David Warner produced the biggest innings ever in the day-night test cricket format and surpassed some of Don Bradman's records before finishing unbeaten on 335 when Australia captain Tim Paine declared at 589-3 on day two against Pakistan. Paine's decision to put the team above the individual on November 30 left Warner in second spot on Australia's all-time list of biggest test scorers, behind only Matt Hayden's 380 against Zimbabwe in 2003.
Warner had just taken a single to surpass 334, which was the great Bradman's highest test score.
Along the way, he shared a 361-run stand with Marnus Labuschagne (162), a record for Australia against Pakistan, and had partnerships of 121 with Steve Smith (36) and 99 with Matthew Wade, who finished unbeaten on 38 from 40 balls.
Paine made the decision to declare so that his pacemen would get some overs at Pakistan's top order before the dinner interval, the main break in the day-night format. Warner couldn't be kept out of the action, then, either.
Pakistan openers Shan Masood and Imam-ul-Haq (2) both got the better of decision referrals in the first two overs before Mitch Starc got the breakthrough, getting a tick edge off ul-Haq's bat that carried at waist-height to Warner in the gully.
At the end of the middle session, Pakistan was 3-1, with Masood on one and skipper Azhar Ali yet to get off the mark from his first three balls.
The first five sessions have been painful for Pakistan, with Shaheen Afridi's three wickets the only highlights.
Along the way, Azhar's record of 302 for a day-night test was lost to Warner, who whacked a six to move to 308 to underscore his dominance.
Warner, who missed the last southern summer while serving a 12-month ban and entered the series against Pakistan after a poor Ashes in England, beat Bradman's record of 299 — set against South Africa in 1931-32 — for the highest test score at the Adelaide Oval.
Then he just kept going, and finally was called back into the pavilion with the 10th-highest score ever in a test match — Brian Lara's 400 not out remains the record.
Warner had one reprieve at the Gabba, when he was caught on 56 off a no-ball from 16-year-old Naseem Shah. He had another reprieve on Saturday, this time on 226 and against another test rookie, when he edged 19-year-old Muhammad Musa to the slips but stayed at the crease because the young paceman had over-stepped.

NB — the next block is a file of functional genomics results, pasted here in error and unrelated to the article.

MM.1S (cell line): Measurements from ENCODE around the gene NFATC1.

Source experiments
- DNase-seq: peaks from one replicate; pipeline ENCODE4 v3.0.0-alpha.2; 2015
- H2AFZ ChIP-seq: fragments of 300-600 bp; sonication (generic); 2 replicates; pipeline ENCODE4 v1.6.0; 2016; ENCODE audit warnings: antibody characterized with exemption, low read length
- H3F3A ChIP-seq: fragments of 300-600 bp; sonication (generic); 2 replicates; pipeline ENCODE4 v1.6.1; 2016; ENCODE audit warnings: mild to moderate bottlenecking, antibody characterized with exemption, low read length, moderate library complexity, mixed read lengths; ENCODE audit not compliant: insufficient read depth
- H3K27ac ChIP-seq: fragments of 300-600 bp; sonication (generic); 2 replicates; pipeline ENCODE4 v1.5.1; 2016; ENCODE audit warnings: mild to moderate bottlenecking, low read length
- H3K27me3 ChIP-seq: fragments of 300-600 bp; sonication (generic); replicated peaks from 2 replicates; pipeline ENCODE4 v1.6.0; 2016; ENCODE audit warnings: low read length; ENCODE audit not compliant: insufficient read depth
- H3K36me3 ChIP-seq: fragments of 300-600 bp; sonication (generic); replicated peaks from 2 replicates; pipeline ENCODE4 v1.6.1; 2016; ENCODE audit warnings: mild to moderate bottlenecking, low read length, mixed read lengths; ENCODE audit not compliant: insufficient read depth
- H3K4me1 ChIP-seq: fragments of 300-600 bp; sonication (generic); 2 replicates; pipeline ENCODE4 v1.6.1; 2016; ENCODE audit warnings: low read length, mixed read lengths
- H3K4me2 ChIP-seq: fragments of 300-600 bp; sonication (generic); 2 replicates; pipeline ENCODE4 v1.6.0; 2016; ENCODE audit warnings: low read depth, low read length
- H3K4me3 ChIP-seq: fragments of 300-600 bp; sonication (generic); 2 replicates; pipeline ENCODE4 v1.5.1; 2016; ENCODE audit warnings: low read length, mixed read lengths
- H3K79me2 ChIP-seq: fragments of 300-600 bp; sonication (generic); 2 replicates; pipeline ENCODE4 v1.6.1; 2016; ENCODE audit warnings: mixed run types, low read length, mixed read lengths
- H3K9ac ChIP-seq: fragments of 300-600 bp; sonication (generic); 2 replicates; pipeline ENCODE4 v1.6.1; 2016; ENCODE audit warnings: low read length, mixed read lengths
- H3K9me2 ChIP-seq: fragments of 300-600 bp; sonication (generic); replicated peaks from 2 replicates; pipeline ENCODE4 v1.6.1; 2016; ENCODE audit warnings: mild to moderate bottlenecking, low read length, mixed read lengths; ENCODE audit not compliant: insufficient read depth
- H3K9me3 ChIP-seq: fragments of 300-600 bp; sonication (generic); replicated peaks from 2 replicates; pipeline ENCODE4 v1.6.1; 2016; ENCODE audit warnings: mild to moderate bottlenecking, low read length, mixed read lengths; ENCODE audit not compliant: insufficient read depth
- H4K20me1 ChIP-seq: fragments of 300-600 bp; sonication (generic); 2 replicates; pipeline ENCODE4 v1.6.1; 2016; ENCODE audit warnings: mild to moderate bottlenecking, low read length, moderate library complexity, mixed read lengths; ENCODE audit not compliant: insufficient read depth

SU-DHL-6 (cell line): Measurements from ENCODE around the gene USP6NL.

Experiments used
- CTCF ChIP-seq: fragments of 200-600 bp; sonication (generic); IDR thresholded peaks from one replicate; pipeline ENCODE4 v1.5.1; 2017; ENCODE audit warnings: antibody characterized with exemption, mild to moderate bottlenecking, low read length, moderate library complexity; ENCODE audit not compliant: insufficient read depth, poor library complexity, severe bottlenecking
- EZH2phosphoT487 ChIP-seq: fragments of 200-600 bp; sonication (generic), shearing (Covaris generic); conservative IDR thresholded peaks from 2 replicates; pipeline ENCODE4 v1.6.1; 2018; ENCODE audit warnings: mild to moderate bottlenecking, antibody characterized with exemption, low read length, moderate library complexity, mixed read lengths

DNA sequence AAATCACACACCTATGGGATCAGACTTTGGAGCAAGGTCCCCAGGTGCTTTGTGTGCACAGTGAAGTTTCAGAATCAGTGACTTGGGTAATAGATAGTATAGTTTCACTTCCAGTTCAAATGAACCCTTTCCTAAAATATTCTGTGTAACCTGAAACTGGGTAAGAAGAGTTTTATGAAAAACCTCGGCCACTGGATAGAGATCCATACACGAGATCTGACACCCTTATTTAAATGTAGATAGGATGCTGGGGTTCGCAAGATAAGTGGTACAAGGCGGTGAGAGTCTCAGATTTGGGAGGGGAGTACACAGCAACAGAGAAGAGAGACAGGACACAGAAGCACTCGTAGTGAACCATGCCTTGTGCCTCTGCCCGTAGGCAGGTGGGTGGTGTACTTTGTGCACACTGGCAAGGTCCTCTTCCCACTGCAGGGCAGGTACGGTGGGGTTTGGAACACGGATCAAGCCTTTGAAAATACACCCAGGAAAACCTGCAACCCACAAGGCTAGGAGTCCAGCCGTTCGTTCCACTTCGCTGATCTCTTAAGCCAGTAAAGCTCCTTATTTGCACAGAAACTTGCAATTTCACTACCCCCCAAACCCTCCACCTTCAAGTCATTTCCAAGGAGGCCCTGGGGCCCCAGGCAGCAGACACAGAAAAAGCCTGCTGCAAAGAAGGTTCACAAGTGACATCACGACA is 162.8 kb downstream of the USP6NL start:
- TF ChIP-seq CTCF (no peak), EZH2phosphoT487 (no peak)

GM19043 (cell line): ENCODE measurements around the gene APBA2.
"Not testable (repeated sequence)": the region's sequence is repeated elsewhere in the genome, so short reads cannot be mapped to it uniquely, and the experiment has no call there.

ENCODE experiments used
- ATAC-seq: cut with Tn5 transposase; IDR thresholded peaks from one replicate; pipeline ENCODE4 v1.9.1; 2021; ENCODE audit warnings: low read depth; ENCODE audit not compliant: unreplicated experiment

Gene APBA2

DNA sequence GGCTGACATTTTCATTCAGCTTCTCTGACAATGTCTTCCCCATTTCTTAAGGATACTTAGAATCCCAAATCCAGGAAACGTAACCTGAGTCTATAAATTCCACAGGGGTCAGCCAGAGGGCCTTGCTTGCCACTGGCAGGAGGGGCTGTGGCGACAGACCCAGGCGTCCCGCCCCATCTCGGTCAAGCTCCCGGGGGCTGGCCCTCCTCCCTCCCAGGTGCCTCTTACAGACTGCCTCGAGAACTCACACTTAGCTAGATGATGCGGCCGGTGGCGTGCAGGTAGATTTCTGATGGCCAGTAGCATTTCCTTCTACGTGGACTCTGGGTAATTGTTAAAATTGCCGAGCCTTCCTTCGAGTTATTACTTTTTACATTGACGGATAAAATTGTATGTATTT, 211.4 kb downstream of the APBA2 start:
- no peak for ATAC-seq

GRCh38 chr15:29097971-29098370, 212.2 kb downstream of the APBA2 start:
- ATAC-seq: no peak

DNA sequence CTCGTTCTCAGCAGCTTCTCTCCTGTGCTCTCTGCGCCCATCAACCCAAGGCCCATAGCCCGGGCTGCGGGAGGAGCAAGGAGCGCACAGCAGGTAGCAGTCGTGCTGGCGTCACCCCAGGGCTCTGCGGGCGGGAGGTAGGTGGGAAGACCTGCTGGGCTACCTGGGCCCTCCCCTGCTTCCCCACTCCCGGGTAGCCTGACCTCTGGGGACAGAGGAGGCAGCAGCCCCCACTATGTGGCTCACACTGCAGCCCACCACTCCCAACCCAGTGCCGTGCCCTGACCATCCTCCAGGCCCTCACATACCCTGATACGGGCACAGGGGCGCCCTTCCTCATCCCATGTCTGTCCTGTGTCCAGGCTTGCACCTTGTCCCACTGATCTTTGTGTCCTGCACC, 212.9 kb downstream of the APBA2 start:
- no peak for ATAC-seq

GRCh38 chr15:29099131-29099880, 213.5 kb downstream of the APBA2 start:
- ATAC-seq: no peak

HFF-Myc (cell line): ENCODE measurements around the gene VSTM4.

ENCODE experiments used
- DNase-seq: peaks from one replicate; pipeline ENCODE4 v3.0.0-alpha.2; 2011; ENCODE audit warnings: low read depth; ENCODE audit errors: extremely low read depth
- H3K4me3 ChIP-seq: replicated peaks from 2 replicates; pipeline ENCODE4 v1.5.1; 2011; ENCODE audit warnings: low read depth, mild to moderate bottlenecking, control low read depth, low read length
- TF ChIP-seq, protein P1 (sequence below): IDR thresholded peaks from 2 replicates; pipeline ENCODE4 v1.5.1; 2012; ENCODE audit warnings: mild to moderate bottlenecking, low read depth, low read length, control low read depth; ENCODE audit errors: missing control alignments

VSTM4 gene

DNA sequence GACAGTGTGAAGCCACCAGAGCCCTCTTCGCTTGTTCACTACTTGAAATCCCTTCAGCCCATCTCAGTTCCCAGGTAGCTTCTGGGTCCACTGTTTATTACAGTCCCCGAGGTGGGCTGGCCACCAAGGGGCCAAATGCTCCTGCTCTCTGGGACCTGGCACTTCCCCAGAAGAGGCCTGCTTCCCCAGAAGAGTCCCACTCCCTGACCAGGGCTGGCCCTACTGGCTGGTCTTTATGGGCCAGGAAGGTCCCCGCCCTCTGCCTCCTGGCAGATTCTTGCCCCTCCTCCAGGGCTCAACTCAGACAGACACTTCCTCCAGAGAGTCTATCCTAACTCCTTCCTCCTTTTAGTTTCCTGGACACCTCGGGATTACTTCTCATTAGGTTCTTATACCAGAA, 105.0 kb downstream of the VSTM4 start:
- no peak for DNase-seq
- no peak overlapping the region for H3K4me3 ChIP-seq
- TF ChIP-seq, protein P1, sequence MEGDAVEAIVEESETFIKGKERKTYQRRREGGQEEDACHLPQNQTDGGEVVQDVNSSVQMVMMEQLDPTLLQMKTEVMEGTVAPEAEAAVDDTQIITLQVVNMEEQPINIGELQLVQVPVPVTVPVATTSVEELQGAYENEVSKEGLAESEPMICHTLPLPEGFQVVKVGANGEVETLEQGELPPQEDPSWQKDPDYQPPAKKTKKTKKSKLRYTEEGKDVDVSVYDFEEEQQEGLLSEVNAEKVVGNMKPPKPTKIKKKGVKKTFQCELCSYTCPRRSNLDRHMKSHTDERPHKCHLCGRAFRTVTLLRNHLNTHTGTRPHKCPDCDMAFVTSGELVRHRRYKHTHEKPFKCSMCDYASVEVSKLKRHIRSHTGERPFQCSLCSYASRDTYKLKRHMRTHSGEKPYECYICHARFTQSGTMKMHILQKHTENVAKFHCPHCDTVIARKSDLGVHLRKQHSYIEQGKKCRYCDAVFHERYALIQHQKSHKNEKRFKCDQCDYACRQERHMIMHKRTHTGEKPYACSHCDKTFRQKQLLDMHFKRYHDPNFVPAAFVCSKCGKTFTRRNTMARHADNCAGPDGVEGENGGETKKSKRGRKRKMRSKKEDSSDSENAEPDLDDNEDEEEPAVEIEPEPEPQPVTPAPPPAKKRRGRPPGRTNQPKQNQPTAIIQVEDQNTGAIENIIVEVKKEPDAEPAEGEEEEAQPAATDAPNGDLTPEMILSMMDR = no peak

"At the moment I'm getting a little bit of luck ... (but) I've been very disciplined my last two innings," Warner said as he walked off the field at the end of the second session on day two.
"At the moment, we're in a good position."
Warner's innings lasted 418 balls and contained 39 fours and one six and, combined with his 154 in the first test against Pakistan last week, has no doubt cemented his place in the Australian team.
That came into question when he scored 95 runs in 10 innings in the Ashes in August and September, getting one half-century, making three ducks and failing to get out of single figures every other time except once — when he was out for 11. Smith's return to the runs ensured he became the fastest batsmen to pass 7,000 career runs in test cricket.
Smith was the highest scorer in the Ashes but was out for four in the series-opener against Pakistan at the Gabba, where Australia won by an innings and five runs.
He was more circumspect in Adelaide and more deliberate each time he set up on strike before first interval, ensuring he reached the milestone in his 126th innings and beating a record set by England's Walter Hammond in 1946.
But he played an extravagant Twenty20-style attempted slog off Shaheen and got an inside edge to wicketkeeper Mohammad Rizwan.
That gave Shaheen his second wicket of the day after bowling Labuschagne with the new ball.
Shaheen returned figures of 3-88 from 30 overs, but the other bowlers were expensive. Leg-spinner Yasir Shah returned 0-197, test rookie Muhammad Musa went wicketless for 114 and veteran seamer Mohammad Abbas had figures of 0-100.